A guide to business tax compliance in the UK


Have you ever wondered why businesses have to pay taxes and what would happen if they stopped?

In this guide, we’ll give you an overview of tax compliance in the UK. We’ll answer the questions you might have about this topic, including what tax compliance is, why it’s important and what challenges it poses to businesses.

What is tax compliance?

Tax compliance is when a business agrees to and obeys the tax laws and regulations in the countries it operates in. It’s the opposite of tax evasion, which is when a business pays less tax than the government asks from them.

Why is tax compliance important?

Taxes are an important part of a nation’s economy. They fund public services such as health care, education, and transportation infrastructure. So, tax dodging steals money from the public. If individuals and organisations stopped paying taxes, then these services wouldn’t be possible – to the detriment of the entire country.

Tax compliance may be laborious but it’s also a non-negotiable task. Tax evasion is illegal and a business must pay all its relevant taxes on time to protect its licenses and continue to operate.

Non-compliance with tax laws can have serious consequences, including:

  • Expensive fines and penalties
  • Criminal investigations
  • Damage to brand and reputation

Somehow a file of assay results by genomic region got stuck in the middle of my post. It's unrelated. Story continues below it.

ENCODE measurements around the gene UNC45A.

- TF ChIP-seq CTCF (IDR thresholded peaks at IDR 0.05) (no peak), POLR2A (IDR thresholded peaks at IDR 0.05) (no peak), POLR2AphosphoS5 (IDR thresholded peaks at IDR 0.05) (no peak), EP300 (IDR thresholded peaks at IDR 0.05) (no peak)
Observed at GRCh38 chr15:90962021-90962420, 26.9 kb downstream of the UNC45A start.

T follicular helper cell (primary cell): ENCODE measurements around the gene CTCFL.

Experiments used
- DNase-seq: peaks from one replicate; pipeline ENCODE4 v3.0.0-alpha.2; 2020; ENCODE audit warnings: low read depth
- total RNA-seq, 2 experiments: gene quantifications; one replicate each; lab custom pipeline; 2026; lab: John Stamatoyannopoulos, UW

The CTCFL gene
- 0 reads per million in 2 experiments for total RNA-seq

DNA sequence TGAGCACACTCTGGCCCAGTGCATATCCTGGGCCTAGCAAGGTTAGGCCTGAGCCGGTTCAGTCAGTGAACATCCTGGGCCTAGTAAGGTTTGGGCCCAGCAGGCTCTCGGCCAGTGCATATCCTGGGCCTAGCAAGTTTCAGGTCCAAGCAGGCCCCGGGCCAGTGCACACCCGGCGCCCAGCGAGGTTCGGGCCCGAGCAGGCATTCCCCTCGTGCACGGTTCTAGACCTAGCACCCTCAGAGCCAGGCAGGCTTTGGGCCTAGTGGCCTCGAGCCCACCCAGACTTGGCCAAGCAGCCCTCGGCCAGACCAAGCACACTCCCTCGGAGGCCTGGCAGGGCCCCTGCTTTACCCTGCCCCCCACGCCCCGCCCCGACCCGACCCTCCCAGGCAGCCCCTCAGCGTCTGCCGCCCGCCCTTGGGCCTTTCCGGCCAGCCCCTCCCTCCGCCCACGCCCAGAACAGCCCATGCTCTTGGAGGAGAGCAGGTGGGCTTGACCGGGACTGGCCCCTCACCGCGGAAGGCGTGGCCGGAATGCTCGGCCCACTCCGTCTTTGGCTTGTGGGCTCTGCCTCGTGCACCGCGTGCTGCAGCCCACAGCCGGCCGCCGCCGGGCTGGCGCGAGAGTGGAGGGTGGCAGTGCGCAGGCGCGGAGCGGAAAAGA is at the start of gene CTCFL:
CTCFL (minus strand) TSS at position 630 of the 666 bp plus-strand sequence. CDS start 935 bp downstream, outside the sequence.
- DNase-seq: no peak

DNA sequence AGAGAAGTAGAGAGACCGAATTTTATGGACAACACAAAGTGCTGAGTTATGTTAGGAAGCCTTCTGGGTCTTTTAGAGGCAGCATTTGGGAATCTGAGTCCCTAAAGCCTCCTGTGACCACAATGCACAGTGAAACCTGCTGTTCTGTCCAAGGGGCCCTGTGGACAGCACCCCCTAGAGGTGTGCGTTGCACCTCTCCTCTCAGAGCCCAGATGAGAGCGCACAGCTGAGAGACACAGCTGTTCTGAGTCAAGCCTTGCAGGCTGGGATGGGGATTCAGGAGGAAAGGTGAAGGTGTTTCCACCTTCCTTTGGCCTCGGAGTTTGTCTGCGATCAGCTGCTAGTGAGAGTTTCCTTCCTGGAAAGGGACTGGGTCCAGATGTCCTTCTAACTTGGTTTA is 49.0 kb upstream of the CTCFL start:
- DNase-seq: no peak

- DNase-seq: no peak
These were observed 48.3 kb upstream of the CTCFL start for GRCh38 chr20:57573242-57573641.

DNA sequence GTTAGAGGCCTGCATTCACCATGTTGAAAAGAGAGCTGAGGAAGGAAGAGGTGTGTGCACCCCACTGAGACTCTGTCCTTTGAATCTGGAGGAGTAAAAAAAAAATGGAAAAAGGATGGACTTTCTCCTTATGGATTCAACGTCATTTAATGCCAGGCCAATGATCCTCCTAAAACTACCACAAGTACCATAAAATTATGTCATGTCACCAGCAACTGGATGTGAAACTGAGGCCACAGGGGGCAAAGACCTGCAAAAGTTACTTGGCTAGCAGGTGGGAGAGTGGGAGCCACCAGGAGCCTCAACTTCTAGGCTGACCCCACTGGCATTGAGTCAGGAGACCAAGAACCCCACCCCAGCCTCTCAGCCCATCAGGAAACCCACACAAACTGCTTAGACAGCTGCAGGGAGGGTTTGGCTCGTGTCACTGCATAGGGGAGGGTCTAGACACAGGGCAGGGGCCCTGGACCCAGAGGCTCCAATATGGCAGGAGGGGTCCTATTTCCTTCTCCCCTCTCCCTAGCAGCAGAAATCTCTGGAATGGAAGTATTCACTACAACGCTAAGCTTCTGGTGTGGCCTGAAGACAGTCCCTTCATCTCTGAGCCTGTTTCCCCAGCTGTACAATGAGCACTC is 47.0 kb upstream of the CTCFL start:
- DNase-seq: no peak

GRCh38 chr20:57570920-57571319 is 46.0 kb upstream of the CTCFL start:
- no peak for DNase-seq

What taxes do businesses pay in the UK?

There are several taxes that businesses pay in the UK but the most common are:

  • Corporation tax: All businesses based in the UK must pay tax on all their profits made domestically and overseas. This is levied on a business’s income, usually at the national level.
  • Capital gains tax: This tax is charged if a business sells, exchanges or disposes of an asset and makes a profit. The government charges tax on the gain that’s made – the difference between how much it was sold for and how much it was initially bought for.
  • Value added tax: Also known as VAT, this tax is payable on goods and services and is levied at each stage of the supply chain where value is added. Businesses must register for VAT if their turnover is more than £85,000 in annual turnover, and businesses that are VAT registered must ensure VAT compliance.

What challenges do businesses face with tax compliance?

There are several challenges that businesses face with tax compliance, including but not limited to the following.

  • Arbitrary changes: Local and international bodies have the power to change regulations at their whim, so tax policies are constantly changing.
  • International trading: Taxes become more complex for businesses to deal with when they expand beyond their local markets. Trading internationally requires knowledge and experience dealing with the tax regulations of foreign nations, in addition to the business’ country of residence.
  • Global mobility: The pandemic proved that businesses can successfully operate with employees in locations around the world. Failure to ensure compliance with local tax regulations concerning employees based overseas can lead a business to incur expensive penalties.

The bottom line

Tax compliance is a dynamic area in which the landscape is constantly changing. It poses a number of serious challenges to businesses. Nevertheless, ensuring tax compliance is a non-negotiable task for any business that wants to avoid illegal activity, expensive fines, and reputational damage.

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